Search Member Firms
     

 

ACEC-Canada and ACEC-NB speak out on behalf of industry on Bill C-69

 

Over the past month, the Senate Committee on Energy, the Environment and Natural Resources has hosted hearings across the country to hear from Canadians on Bill C-69, the Impact Assessment Act. ACEC-Canada John Gamble and ACEC-NB Executive Director Christy Cunningham were invited to testify to the Committee in Saint John on April 25th on behalf of the consulting engineering industry. Read what recommendations they put forth to ensure greater clarity.

 

 

Christy Cunningham:

INTRODUCTION

Thank you, Madam Chair and members of the Committee for allowing us to offer our perspective and input on Bill C-69.

My name is Christy Cunningham, Executive Director of the Association of Consulting Engineering Companies – New Brunswick. I am also an environmental geoscientist with many years of experience completing environmental impact assessments. With me is John Gamble, President and CEO of the Association of Consulting Engineering Companies - Canada.

Our associations represent the voice of consulting engineering here in New Brunswick and across Canada. Nationally, we represent over 400 companies that provide engineering and other professional services across the country and internationally. Our members offer independent, unbiased advice to private and public sector clients. They frequently work with proponents to help them make informed decisions on projects, from conceptualization through to delivery.

We applaud the government’s review of the regulatory system because we agree, status quo is not a solution, for the government, proponents or stakeholders. Improved transparency and clarity in the environment assessment process is needed. However, we also need to express our industry’s concerns regarding the lack of clarity with Bill C-69 in its current iteration and its potential contribution to the ‘cumulative impact’ of regulation on investment in projects in Canada.

 

CLARITY AND CERTAINTY ON SCOPE AND TIMING

Large resource projects and even some public ones require significant capital investment. Proponents need to make informed decisions when projects have lifespans of years and decades. While a firm “no” is preferable to an indefinite “maybe”, the best outcome is when environmental assessments allow projects with economic, social, and environmental merit to proceed in a timely and responsible manner.

To help improve clarity for proponents and stakeholders alike, we believe the environmental assessment of projects needs:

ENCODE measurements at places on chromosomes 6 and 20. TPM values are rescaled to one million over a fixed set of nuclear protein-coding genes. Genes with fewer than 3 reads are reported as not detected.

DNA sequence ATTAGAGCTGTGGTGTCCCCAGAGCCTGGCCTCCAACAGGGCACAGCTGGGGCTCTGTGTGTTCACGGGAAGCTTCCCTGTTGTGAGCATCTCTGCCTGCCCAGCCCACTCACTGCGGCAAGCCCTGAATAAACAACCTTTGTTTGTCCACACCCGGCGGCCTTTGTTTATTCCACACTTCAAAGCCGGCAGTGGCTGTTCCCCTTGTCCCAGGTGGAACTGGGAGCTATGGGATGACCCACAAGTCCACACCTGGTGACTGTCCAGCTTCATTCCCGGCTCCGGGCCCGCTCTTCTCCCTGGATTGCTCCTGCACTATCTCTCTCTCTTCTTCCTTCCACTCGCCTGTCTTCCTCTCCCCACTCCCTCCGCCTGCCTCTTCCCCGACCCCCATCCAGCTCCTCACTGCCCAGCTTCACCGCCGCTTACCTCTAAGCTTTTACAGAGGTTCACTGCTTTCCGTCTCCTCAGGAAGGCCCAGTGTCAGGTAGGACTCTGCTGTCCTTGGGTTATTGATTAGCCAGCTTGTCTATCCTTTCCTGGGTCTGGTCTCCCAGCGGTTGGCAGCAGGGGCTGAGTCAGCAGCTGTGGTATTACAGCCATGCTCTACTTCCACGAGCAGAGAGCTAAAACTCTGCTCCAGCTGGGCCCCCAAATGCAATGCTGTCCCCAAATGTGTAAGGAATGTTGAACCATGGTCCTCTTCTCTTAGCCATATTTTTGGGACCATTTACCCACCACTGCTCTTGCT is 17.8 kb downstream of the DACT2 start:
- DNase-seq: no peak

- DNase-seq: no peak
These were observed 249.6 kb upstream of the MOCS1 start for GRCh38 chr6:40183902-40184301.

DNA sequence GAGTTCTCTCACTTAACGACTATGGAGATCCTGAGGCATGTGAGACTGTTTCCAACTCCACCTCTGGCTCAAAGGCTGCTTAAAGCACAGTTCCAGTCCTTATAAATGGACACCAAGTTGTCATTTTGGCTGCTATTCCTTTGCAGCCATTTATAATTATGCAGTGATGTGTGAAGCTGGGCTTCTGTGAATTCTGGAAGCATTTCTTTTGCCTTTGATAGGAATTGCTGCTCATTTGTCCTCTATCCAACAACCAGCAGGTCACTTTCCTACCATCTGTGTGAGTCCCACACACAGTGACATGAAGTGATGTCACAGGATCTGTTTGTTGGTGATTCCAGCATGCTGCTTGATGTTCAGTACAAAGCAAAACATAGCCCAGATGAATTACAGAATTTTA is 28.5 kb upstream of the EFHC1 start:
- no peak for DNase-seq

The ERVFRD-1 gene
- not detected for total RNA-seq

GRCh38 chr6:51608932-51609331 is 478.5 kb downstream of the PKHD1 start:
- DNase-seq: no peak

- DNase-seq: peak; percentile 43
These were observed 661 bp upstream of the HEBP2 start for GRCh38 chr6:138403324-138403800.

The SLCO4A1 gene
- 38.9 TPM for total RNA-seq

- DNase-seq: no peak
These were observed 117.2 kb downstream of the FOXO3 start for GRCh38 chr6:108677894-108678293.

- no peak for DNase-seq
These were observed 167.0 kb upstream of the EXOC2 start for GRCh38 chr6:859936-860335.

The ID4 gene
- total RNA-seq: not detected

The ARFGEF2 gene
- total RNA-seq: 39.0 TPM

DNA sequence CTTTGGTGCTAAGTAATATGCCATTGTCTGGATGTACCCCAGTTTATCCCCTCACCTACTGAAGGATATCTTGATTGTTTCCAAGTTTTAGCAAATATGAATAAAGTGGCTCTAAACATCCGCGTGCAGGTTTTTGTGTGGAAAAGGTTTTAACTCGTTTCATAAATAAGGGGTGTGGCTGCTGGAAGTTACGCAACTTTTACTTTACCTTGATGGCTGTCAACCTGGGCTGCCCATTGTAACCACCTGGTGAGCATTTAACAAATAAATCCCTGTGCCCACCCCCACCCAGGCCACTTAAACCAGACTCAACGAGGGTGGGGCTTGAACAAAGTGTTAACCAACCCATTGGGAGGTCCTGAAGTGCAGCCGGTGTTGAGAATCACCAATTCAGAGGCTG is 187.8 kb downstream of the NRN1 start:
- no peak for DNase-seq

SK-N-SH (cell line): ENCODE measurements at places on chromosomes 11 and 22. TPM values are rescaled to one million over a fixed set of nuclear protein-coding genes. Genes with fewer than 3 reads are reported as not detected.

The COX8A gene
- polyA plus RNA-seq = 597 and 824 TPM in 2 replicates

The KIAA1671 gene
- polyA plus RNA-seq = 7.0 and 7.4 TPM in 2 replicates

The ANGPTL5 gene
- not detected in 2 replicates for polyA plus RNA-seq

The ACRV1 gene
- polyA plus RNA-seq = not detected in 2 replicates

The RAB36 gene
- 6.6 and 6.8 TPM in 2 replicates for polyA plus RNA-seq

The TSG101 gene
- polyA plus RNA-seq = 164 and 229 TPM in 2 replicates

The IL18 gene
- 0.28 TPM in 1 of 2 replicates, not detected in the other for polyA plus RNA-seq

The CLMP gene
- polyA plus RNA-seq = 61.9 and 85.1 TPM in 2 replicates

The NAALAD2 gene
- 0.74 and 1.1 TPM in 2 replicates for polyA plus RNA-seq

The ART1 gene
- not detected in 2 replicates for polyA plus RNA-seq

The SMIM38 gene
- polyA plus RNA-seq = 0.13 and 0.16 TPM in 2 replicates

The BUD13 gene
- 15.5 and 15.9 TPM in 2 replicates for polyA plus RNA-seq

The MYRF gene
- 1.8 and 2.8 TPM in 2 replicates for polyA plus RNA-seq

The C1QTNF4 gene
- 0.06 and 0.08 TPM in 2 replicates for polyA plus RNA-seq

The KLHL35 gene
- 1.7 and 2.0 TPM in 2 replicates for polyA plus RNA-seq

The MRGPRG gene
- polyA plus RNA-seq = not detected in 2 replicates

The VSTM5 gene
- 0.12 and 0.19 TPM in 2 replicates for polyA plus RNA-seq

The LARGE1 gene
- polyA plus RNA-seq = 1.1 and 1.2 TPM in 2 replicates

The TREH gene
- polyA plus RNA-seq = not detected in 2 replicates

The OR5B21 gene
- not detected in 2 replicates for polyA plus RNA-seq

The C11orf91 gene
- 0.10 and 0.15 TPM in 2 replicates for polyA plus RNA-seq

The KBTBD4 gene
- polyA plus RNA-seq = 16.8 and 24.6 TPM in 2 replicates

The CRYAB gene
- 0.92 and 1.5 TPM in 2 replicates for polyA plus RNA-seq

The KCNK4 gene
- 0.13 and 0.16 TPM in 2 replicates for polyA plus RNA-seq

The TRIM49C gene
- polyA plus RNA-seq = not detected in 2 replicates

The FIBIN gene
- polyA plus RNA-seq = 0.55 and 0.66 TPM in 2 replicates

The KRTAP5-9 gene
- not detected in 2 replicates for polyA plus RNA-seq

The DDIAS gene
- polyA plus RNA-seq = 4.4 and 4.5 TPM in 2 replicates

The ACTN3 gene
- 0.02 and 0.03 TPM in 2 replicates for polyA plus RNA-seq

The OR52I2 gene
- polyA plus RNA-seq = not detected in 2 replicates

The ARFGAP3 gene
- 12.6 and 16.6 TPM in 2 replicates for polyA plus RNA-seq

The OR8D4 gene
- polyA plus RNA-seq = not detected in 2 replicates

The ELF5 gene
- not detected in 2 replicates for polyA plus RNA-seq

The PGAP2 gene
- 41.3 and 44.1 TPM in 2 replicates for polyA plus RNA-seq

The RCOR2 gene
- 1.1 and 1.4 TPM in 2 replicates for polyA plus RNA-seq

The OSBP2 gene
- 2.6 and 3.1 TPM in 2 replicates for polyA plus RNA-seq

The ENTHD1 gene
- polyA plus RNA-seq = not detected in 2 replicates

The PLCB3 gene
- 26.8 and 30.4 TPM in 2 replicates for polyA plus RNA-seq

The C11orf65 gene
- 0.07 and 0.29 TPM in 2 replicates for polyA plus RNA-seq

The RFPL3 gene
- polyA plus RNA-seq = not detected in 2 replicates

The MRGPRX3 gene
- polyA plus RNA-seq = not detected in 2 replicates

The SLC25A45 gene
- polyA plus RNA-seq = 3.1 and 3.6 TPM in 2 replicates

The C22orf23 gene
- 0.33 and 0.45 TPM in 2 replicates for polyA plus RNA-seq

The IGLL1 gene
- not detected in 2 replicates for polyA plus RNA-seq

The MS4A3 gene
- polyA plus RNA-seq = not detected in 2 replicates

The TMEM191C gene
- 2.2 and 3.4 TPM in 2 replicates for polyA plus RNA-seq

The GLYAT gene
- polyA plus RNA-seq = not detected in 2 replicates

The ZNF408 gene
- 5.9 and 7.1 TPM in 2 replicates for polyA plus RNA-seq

• a more rigid scoping process;
  • a clearly defined project list;
  • limited opportunities for suspension of timelines; and
  • timely appointment of a panel.

In particular, legislation that would compel the review panel to lead and commit to a single, consolidated scoping procedure early in the process and one that is agreed to by all jurisdictions and federal authorities would be a significant improvement to the current situation.

 

John Gamble:

ON SPECIFIC IMPACTS, PUBLIC POLICY AND CONSULTATION

Bill C-69 should be implemented in a way that ensures impact assessments are used to evaluate whether a project complies with public policy rather than be used as a platform to debate public policy. While the assessment process should consider and be aligned with the government’s broader policy objectives, such as climate change and Indigenous reconciliation, a project assessment should not become a forum where those policies are debated.

To this point, the nature and scope of public participation in the assessment process also needs to be clearly defined. Notwithstanding the efforts to be open and transparent, participation should be prioritized to parties directly impacted and those with specific and relevant expertise. This will help proponents that are fully compliant with the regulatory regime better understand the consultation process.

We do commend the government’s focus on First Nation participation in this process. When proponents respect First Nations’ culture and knowledge and make them true partners, everyone benefits. For instance, there are organizations such as the First Nations Major Projects Coalition could play a central role in consultation and planning on major projects.

 

REGULATION VERSUS LEGISLATION

While some of the concerns we raise today are expected to be addressed in regulation, we recommend instead they be directly addressed in the Act to create more clarity. Most projects that will be subject to Bill C-69 will require long-term investments and commitment of resources. Therefore, the more that is enshrined in legislation, the more certainty there is for making informed business decisions in regard to these projects.

 

CONCLUSION

ACEC wishes to reiterate that we share the government’s intention to modernize and improve our regulatory system to make way for a robust, efficient, effective and transparent process.

We want to see the right projects proceed and we want them to be done right. We want to see both the economic and societal benefits that arise from major projects done in an environmentally responsible way.

Nevertheless, we believe that in its current form and in the absence of the intended or envisioned regulations, Bill C-69 leaves more questions than answers and has the potential to cause the adverse effect, which could in turn impact investments, Canada’s economic growth and the timely completion of major projects.

Thank you for the opportunity to be here and we look forward to your questions.

 

*Photo caption: Bottom L-R: ACEC-NB Executive Director Christy Cunningham and ACEC-Canada President and CEO John Gamble pictured with Top L-R: Conseil économique du Nouveau-Brunswick CEO Thomas Raffy, Saint John Region Chamber of Commerce CEO David Duplisea, and CEO of Atlantic Chamber of Commerce Sheri Somerville, BBA, BPR, SCMP.